Wasaga Beach and Collingwood residents
are interested in current and future Georgian Bay water levels for many reasons so we thought we’d post a bit of background information (sourced directly with thanks to www.cbc.ca via The Current podcast from last Friday) to explain why water levels are such an important issue to all of us.
The Great Lakes hold 20 per cent of the world’s fresh water. And that percentage is shrinking, threatening fish stocks and wetlands, putting shipping lanes at risk and prompting talk of a crisis in a water system that defines a region and sustains a multi-trillion-dollar economy. There have been many media alarms sounding about this issue, especially since January with interesting articles like this one.
But the proposed solutions pit communities against each other. They also raise concerns about whether we can engineer our way out of a problem many people think is largely of our own making.
Water levels are down all over the Great Lakes and they have been for more than a decade. The Great Lakes have seen water levels ebb and flow before. But many people think what’s happening now is different, that it’s being driven by climate change and other human interventions not nature taking its course. It’s exceptionally bad on Lake Huron, the lake Georgian Bay is attached to.
Over the years, various parts of the Great Lakes have been dredged to build harbours and shipping channels. And those interventions seem to have knocked the Great Lakes system out of balance.
The water in Georgian Bay runs to the southernmost tip of Lake Huron and drains into the St. Clair River. That’s been happening for as long as the Great Lakes have been around about 10,000 years. But about 50 years ago, the St. Clair River was dredged to improve shipping channels. And since then, the water has been draining from Lake Huron a lot faster… apparently too fast.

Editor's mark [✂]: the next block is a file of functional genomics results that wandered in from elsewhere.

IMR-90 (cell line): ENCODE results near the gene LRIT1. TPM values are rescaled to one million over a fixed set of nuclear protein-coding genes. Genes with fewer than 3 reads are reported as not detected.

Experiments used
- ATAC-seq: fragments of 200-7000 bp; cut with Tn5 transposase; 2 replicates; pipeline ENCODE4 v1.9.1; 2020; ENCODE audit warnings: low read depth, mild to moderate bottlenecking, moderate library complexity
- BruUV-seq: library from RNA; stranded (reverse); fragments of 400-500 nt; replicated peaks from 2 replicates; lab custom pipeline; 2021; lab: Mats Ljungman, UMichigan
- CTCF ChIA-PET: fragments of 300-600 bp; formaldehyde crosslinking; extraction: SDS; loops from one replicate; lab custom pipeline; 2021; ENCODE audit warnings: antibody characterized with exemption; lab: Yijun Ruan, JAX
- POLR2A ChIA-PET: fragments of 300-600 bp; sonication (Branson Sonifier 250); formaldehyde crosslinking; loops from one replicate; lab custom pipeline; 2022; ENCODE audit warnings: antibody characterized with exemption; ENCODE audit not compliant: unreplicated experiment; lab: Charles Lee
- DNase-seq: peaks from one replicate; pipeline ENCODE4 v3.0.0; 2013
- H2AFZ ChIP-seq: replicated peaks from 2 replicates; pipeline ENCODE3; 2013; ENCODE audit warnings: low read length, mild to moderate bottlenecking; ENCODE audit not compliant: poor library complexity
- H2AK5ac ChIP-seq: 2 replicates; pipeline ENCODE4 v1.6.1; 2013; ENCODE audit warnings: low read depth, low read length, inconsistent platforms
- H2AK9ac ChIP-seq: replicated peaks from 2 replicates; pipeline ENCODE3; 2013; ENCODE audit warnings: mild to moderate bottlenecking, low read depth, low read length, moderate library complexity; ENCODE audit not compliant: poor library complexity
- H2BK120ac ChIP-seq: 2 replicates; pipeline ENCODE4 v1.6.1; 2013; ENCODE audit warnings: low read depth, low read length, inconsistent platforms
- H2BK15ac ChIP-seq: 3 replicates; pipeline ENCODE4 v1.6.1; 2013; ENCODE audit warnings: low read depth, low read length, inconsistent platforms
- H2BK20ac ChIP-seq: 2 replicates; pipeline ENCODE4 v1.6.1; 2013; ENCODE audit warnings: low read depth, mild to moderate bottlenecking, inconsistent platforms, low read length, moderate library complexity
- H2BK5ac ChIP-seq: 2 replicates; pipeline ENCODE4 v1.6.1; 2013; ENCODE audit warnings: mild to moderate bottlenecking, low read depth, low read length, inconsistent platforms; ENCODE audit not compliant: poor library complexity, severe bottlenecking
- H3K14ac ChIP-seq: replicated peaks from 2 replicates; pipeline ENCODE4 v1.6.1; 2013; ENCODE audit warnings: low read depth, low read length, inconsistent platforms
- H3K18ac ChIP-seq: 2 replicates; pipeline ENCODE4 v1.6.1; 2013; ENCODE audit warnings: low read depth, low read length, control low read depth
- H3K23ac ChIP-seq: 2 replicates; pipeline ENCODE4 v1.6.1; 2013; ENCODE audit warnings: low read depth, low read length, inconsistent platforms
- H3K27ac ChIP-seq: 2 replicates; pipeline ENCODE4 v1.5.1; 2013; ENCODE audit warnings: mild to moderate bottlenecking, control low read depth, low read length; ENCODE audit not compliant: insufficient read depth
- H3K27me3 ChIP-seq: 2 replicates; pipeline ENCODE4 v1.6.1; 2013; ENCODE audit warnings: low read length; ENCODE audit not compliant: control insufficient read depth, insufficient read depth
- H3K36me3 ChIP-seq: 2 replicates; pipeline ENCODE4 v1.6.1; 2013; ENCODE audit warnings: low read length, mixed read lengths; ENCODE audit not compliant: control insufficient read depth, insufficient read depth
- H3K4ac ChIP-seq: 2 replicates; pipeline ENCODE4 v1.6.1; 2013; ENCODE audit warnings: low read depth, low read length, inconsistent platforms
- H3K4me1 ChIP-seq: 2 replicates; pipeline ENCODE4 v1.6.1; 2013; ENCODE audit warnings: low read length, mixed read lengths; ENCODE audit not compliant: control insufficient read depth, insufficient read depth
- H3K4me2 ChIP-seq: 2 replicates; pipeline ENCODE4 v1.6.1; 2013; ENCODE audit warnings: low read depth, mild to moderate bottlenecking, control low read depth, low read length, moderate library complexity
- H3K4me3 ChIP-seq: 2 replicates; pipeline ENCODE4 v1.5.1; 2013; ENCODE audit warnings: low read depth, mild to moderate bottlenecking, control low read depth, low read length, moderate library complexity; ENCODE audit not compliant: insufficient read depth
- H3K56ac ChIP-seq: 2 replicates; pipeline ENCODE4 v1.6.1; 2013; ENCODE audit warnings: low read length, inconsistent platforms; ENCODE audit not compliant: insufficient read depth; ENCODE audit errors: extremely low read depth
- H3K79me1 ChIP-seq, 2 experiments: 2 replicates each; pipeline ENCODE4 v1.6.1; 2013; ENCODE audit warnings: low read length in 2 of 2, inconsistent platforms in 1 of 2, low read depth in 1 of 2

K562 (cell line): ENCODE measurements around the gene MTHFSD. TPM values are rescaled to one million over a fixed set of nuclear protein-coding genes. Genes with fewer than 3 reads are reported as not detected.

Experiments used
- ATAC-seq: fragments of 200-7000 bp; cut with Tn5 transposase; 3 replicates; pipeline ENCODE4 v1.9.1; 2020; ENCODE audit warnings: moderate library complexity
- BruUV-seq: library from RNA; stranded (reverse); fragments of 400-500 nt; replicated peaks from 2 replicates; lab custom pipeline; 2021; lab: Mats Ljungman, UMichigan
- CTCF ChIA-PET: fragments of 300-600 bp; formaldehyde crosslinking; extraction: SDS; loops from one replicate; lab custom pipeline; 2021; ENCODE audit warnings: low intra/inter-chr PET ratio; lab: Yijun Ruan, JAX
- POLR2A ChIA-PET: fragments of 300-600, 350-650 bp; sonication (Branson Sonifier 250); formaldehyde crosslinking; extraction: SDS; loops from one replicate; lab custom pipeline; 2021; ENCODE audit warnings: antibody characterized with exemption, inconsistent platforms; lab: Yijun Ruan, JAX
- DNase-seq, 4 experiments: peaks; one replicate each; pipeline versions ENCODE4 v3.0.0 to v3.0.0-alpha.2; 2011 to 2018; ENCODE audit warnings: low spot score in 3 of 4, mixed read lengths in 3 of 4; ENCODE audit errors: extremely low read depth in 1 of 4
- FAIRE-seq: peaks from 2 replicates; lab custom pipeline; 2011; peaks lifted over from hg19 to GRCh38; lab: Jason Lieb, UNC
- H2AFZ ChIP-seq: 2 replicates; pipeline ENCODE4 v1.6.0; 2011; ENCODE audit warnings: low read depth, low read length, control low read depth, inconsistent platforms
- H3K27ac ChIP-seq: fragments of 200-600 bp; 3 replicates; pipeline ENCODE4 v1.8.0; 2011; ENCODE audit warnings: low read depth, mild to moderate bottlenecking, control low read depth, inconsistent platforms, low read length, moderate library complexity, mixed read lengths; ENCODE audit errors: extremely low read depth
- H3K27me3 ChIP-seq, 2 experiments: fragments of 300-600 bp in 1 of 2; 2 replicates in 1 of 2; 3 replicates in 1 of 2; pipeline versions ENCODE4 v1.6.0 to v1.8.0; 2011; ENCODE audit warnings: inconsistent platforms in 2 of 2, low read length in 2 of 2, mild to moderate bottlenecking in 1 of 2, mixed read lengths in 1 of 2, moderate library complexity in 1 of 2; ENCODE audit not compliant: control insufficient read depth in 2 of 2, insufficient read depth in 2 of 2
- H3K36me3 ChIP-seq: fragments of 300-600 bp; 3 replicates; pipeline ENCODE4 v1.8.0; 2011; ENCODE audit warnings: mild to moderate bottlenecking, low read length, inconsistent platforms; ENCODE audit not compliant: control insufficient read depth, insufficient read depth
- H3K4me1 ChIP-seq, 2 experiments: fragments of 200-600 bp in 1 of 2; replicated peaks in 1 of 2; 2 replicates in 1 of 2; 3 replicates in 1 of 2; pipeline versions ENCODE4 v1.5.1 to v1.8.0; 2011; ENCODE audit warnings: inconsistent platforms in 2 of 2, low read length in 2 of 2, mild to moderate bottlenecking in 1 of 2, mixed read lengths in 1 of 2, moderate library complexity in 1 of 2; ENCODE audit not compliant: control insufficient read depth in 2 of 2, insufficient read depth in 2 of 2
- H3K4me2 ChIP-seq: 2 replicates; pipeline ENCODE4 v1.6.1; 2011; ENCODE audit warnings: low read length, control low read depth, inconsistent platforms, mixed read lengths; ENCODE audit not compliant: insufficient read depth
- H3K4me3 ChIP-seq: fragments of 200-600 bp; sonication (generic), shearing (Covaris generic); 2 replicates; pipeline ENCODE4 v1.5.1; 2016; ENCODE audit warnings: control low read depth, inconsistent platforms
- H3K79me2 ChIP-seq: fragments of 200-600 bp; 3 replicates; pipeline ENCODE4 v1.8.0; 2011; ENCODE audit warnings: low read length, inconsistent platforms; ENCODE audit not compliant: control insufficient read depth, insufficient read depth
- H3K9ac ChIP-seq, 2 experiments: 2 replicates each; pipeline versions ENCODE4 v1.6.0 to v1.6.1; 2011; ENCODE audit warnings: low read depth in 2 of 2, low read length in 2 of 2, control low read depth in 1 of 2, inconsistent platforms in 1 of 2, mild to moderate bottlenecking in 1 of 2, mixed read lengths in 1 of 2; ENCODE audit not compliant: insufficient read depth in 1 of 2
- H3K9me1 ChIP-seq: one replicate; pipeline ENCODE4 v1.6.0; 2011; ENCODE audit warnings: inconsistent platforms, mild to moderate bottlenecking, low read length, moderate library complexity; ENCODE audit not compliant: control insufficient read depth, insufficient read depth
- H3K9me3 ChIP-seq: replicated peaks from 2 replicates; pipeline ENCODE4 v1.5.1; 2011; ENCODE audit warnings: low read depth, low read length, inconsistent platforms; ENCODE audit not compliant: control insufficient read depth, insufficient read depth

Roger Gauthier — a retired hydrologist with the US Army Corp of Engineers — explains it:
“If you increase the channel capacity in the St. Clair river, you have an outlet that is essentially leaking … if I can use that term … what you end up doing is you lower Michigan, Huron and Superior. The lakes are out of bounds.”
So, how do you slow down a river?
With underwater speed bumps.
“The original designs were actually done in 1965. You would put in a series of underwater structures, maybe 20-25 of those to essentially act as speed bumps on the bottom of the river that would slow the flow of the water.”
Studies from the US Army Corp of Engineers show those speed bumps would slow the river enough to significantly increase water levels all the way up in Lake Huron. As Roger Gauthier said, the idea has been around for a long time.
But it has been given new life, thanks to the International Joint Commission. It manages the joint interests of Canada and the United States in the Great Lakes. And the Commission is recommending both governments look into putting some kind of structures in the St. Clair River.
To ask questions, gather information and find out how you can help, attend the 7 pm meeting at the RecPlex in Wasaga Beach tonight.